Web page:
Estate Planning for Singles

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Estate Planning for Singles

by | Mar 16, 2015

Beth is in her 60s and never married. She ran a successful consulting business for 20 years and sold it with enough assets and investments to comfortably retire. A lifelong patron of the arts, for years she volunteered and worked tirelessly to raise funds for the local non-profit theatre. Though Beth never had children of her own, she has a close friend with whom she’s been actively involved in raising the friend’s two children.
Because Beth doesn’t have any children or siblings and her parents have long passed, she doesn’t think she needs to bother with a will. Unfortunately, if she passes away without one, all of her assets could go to the state or at best, to some distant relative she may not even know. With advanced planning, singles can avoid the state court appointing a distant relative he or she may dislike or never have met to make decisions on their behalf. 
​Ironically, estate planning – or the lack thereof – is generally easier for married couples or single people with children. That’s because without a will their estate will generally pass directly to their spouse or children upon their death. Currently, about half of the U.S. population over the age of 15 – 50 is single, whether divorced, widowed or never married. What’s interesting is that for some singles, the very nature of their solo lifestyle can make them more predisposed to develop close non-familial relationships with people and organizations with whom they spend time. But without a will and other estate planning provisions, single folks do not have a way to leave their lifelong assets to those they may care for the most.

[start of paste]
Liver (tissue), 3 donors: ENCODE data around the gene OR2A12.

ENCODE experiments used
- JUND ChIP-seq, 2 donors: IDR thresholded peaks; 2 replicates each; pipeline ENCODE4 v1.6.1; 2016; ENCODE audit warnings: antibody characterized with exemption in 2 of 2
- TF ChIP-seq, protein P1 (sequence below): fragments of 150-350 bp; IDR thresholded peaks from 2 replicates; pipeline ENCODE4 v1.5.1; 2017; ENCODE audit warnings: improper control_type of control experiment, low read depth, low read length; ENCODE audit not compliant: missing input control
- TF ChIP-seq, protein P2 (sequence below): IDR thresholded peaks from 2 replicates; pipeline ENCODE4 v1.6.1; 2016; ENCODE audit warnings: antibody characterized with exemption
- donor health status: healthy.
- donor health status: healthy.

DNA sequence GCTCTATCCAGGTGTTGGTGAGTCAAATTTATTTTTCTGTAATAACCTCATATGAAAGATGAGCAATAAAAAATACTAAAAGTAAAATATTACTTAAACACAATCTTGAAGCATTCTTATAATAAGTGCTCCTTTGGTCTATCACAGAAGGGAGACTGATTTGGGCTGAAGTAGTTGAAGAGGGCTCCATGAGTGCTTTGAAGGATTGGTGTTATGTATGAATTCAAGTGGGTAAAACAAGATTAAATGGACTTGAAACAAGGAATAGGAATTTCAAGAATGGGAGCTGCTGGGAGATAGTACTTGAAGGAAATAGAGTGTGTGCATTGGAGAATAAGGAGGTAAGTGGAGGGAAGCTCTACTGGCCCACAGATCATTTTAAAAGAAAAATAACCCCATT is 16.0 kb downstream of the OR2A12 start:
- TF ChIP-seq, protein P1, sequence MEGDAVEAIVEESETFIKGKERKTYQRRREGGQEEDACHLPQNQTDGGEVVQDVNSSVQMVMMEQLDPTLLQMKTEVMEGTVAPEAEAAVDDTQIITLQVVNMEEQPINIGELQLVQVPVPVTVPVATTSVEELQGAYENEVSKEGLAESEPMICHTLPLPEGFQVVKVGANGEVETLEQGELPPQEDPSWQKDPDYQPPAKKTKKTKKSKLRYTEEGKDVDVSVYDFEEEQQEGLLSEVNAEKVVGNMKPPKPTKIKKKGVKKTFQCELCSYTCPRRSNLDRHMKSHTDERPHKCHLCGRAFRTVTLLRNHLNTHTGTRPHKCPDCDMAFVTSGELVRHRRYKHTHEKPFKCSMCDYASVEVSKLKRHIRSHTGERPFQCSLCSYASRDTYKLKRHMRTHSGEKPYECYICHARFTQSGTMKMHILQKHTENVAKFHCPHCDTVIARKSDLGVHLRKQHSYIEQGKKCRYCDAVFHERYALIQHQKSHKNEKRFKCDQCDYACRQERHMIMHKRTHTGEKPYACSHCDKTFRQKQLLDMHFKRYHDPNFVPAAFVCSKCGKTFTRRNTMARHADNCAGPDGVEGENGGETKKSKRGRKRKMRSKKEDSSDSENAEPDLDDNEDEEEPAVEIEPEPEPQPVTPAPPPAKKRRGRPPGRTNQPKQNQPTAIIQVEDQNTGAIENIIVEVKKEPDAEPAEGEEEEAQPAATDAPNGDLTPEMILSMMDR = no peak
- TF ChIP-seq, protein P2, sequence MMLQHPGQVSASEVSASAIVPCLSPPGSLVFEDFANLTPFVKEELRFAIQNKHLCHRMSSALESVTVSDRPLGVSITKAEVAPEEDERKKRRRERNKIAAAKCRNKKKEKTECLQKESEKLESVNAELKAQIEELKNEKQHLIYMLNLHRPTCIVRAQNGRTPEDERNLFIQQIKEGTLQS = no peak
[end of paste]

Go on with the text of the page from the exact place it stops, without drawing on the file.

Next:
Undoubtedly, it is paramount that singles intentionally address their plans for their estate after they pass away. 
Additional items to address include: 

  • If divorced, it’s important to make sure all beneficiary designations are up to date. Otherwise, be aware that an ex-spouse named as the beneficiary of the client’s IRA, 401(k) and/or life insurance overrides designations in a will or trust.
  • For wealthy single investors, bear in mind that the federal estate tax exemption amount is lower for singles than for married people, so a special trust might be needed.
  • It also may be worthwhile to consider gifting assets to friends or relatives during your lifetime to lower the value of your estate.

Many times we run into new clients who established a trust or a will five, ten or even 15 years ago without dusting it off to see if it’s still current. If it has not been updated in the last five years, make sure it’s reviewed by a qualified estate attorney to verify it’s in compliance with current estate transfer and tax laws. For example, look to see who’s named as a successor trustee after you’re no longer able to serve. Is the trust funded properly? The answers might surprise you.

​Please contact us to get the ball rolling, we can assist with initially discussing your wealth transfer goals and help come up with ideas on the best way to achieve them.

Raymond James and its advisors do not offer tax or legal advice. You should discuss any tax or legal matters with the appropriate professional.


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